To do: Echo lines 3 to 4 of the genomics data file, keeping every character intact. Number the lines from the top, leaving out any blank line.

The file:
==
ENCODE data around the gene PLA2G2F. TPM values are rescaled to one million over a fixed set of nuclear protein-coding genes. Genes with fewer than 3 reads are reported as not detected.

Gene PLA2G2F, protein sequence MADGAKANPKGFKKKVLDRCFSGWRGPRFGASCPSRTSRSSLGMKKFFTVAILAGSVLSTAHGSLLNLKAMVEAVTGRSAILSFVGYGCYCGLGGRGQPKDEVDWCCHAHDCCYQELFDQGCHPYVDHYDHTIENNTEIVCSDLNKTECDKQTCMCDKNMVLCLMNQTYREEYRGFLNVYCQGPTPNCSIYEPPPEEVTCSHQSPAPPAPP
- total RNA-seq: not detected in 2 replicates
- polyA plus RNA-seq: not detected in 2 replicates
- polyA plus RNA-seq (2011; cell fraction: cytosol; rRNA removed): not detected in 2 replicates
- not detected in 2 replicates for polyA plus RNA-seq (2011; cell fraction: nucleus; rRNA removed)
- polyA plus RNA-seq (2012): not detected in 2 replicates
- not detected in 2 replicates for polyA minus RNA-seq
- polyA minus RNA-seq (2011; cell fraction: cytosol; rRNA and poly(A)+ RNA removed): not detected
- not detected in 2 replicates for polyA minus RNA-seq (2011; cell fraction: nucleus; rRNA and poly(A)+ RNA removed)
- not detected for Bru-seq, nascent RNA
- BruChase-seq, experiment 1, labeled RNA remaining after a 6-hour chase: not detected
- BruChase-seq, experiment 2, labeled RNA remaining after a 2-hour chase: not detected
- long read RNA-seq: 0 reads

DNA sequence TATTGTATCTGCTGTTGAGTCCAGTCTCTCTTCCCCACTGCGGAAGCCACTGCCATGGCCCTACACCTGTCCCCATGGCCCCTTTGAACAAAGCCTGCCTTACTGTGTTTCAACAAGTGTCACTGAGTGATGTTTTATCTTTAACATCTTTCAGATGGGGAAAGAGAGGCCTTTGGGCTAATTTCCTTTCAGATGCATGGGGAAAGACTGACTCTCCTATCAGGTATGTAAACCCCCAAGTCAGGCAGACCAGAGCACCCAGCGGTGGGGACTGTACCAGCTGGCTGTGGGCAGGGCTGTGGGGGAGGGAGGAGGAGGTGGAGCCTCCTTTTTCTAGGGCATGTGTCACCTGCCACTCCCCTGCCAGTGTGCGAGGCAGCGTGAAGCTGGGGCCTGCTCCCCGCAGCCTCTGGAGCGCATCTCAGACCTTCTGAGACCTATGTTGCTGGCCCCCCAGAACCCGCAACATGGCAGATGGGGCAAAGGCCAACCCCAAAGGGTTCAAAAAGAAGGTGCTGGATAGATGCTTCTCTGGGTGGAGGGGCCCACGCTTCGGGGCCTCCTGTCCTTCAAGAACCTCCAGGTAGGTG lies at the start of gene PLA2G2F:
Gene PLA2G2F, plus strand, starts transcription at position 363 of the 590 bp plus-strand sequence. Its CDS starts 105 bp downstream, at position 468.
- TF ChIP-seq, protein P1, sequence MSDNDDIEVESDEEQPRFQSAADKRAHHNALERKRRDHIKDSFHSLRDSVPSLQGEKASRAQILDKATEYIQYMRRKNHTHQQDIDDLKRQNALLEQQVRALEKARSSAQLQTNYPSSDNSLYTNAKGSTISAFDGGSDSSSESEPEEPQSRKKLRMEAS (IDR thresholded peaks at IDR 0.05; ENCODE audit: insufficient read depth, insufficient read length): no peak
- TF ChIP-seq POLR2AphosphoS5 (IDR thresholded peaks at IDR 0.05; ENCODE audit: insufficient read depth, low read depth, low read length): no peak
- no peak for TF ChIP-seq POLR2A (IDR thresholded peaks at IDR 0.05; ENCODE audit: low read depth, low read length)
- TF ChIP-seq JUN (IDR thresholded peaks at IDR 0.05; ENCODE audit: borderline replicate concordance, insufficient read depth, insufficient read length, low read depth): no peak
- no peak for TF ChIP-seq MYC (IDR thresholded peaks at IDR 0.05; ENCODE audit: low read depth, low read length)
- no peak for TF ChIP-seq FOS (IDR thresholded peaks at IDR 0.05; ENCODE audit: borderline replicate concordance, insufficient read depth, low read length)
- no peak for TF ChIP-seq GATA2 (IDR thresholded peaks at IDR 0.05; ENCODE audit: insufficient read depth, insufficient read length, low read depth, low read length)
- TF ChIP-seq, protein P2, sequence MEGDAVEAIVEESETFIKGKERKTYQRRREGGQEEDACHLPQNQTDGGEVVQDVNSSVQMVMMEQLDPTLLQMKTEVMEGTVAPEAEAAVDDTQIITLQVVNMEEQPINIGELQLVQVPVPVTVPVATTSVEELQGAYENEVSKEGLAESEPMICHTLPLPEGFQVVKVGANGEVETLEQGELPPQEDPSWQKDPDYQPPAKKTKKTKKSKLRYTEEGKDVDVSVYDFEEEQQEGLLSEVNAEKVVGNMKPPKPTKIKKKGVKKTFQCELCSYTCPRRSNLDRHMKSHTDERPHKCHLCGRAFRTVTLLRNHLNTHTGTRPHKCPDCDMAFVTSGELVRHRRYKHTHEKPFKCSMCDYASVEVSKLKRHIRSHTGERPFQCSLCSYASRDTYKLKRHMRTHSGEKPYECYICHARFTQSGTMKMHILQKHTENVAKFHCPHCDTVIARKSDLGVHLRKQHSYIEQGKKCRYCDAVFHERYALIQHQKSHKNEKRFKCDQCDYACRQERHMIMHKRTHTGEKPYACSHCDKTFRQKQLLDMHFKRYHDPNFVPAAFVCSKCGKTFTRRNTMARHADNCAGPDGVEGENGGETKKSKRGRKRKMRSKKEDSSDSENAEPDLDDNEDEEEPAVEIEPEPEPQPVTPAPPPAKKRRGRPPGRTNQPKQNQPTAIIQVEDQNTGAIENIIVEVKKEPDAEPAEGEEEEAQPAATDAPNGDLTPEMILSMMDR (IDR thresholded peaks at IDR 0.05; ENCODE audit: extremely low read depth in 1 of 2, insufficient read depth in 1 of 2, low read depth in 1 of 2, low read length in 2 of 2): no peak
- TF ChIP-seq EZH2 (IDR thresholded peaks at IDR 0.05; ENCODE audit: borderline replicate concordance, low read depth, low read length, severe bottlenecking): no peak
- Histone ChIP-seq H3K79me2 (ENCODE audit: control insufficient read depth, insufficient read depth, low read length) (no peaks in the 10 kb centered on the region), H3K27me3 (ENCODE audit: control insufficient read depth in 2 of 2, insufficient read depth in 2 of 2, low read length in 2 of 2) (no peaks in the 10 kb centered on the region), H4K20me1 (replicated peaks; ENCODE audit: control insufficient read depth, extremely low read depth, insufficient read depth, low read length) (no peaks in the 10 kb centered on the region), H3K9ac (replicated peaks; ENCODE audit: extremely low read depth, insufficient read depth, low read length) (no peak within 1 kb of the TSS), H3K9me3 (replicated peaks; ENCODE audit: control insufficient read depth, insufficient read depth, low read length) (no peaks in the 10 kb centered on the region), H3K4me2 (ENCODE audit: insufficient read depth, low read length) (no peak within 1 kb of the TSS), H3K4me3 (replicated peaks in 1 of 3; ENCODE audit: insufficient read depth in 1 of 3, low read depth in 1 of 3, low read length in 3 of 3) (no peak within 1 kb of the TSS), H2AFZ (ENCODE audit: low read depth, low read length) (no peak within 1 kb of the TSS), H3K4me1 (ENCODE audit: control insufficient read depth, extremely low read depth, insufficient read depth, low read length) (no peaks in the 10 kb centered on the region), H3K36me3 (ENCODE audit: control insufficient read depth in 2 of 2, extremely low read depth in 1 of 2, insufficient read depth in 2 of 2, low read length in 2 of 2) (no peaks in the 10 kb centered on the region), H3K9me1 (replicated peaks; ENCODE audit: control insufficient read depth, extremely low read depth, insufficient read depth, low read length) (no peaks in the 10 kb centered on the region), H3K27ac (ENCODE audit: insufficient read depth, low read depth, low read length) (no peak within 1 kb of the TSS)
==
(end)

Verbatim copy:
- total RNA-seq: not detected in 2 replicates
- polyA plus RNA-seq: not detected in 2 replicates